On Oct. 7, Mike Rowe, a member of the Mathews County Board of Supervisors and candidate for reelection, was served with a summons charging him with stealing, on Oct. 1, a political “Vote No” sign that was at the base of the Civil War monument located on the corner of the public square, next to the old courthouse in Mathews. The summons was issued based upon a citizen complaint and the matter was not investigated by law enforcement. The maximum punishment for such an offense is 12 months in jail and/or a fine of $2,500.
As Commonwealth’s Attorney, it is my responsibility to determine if there is sufficient evidence to prosecute charges filed in the Mathews County courts. I felt it was important for me to make this determination prior to the Nov. 2 election. For the reasons stated below, I believe there is insufficient evidence to prosecute this matter and so I will be asking the Court to dismiss this charge on Oct. 25, at 9 a.m.
Beginning in 1904, Virginia law allowed Civil War monuments, paid by private funds, to be erected on the public square of a county. But whether a monument, constructed and installed with private funds, remained privately owned or became public property, after it was placed on public land, and what rights or obligations the monument sponsor had regarding future maintenance, etc., was normally determined by a signed agreement between the monument sponsor and the locality or by some other document. I was unable to locate any agreement signed by Mathews County regarding this monument. The charter of The Mathews Monument Association, recorded in Deed Book 17 at Page 611, states that the purpose of the Association “is to build and erect … a monument … and to care for and own said monument and preserve it.” An article in the June 26, 1913, edition of The Mathews Journal, however, reports that the Board of Supervisors gave the United Daughters of the Confederacy permission to erect a fence around the monument.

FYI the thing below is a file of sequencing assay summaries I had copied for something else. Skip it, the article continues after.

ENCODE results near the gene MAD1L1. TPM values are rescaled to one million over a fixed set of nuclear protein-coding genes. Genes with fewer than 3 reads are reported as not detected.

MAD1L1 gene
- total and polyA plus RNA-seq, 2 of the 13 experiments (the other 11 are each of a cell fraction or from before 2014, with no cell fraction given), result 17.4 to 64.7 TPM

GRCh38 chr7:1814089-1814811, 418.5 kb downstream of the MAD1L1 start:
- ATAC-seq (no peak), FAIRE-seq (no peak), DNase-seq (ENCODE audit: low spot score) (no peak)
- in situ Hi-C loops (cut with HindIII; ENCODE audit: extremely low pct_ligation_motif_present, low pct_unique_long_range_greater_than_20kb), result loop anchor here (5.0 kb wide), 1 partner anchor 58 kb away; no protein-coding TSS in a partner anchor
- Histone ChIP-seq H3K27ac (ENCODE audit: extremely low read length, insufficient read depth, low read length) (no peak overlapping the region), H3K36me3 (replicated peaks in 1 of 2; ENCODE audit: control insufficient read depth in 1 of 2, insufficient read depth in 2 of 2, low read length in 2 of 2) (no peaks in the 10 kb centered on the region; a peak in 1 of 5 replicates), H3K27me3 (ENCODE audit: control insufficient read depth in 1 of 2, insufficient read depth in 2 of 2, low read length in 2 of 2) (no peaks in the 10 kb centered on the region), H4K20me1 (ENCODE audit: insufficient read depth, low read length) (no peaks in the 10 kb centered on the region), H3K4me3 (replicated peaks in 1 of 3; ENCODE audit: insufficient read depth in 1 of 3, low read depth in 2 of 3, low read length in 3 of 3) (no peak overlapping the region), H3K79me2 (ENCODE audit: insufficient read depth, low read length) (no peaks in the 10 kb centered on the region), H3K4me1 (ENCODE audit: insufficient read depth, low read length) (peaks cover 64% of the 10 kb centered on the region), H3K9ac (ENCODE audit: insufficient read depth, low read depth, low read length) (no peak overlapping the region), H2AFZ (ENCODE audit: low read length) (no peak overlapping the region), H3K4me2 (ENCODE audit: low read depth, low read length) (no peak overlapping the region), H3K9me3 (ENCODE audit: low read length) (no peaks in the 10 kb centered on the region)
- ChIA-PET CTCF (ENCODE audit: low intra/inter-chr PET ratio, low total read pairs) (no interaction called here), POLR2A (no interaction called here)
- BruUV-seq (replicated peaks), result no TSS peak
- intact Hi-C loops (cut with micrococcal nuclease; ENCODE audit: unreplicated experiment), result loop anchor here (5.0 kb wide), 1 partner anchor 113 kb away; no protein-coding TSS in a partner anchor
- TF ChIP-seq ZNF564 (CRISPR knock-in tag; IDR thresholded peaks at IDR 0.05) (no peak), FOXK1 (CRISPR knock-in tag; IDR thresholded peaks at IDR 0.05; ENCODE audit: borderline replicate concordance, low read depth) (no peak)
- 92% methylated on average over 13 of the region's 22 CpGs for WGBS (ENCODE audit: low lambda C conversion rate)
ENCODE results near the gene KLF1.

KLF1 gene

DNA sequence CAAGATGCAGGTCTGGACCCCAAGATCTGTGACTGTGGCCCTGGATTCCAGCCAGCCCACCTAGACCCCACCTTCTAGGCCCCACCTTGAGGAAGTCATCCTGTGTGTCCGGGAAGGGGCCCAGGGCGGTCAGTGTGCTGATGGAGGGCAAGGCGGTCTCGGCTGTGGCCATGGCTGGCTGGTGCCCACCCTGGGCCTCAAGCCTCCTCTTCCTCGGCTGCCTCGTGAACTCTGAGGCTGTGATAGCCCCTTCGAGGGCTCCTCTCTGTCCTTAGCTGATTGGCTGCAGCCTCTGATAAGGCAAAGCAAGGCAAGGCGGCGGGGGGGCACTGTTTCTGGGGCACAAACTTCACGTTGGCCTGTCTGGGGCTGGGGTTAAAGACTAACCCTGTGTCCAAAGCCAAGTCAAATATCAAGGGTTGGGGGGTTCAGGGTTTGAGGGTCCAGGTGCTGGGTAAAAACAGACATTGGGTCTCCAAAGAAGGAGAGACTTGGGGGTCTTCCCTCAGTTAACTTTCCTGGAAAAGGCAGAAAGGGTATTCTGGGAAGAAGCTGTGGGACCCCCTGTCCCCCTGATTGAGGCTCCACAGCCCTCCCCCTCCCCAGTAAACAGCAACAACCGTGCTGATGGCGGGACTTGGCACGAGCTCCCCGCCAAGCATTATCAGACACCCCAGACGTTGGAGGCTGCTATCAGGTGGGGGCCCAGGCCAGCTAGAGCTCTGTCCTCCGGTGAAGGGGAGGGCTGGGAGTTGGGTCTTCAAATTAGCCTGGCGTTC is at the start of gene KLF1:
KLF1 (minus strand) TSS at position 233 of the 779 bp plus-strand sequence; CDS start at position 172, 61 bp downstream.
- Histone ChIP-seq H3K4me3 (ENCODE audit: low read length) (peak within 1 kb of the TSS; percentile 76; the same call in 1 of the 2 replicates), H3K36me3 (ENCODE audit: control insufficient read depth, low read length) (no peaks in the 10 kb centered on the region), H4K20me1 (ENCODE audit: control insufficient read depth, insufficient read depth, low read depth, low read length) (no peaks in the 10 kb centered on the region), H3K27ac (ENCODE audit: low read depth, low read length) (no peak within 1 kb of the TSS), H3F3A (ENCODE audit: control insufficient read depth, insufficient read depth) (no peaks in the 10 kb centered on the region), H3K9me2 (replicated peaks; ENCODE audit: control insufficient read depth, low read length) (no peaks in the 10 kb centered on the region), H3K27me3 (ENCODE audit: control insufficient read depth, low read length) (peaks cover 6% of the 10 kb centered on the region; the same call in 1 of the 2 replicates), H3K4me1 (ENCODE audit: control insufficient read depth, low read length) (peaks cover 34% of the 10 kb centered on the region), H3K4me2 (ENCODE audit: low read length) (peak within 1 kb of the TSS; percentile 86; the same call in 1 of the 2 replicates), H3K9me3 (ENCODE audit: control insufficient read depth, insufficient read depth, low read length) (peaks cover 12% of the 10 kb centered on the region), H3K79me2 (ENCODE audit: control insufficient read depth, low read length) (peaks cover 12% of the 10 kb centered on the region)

Assuming the monument erected in 1912 remained privately owned after it was placed on the public square, it is undisputed that the monument was erected on publicly owned land, and it remains on publicly owned land today. Whether the political sign was placed on privately owned land or publicly owned land is an important issue in this case. The Mathews County Zoning Ordinance does not allow political signs to be placed on publicly owned land. I am not aware of any municipality that allows political signs to be placed on publicly owned land. In Virginia, political signs placed on the public right-of-way of state highways are removed by VDOT employees and are frequently held at the VDOT office for about 30 days to be discarded, unless retrieved by the owner. I am of the opinion it was not unlawful for Mr. Rowe to remove the political sign from the Mathews Courthouse Square, which is publicly owned land.
The next issue I needed to resolve was whether Mr. Rowe had the “intent to steal” the sign, which is an element I must prove in every larceny case. The sign was taken around 10:30 a.m., in broad daylight, when Mr. Rowe could be easily seen. Mr. Rowe kept the sign until he delivered it to the Sheriff’s Office on Oct. 11. The sign had no resale value and there were many other signs just like it in the community. Mr. Rowe made no effort to conceal his taking of the sign. In July 2020, the Mathews County Board of Supervisors (the Board) received a packet of research information from the Mathews Memorial Library, regarding the Civil War monument. Based upon the research information, the Board concluded in 2020 that the Civil War monument was located on public property. Mr. Rowe said he removed the political sign because it was located on public property.
For the above reasons, I believe there is insufficient evidence to prove this case “beyond a reasonable doubt,” which is the burden I must meet in court and, therefore, I will ask the court to dismiss this charge.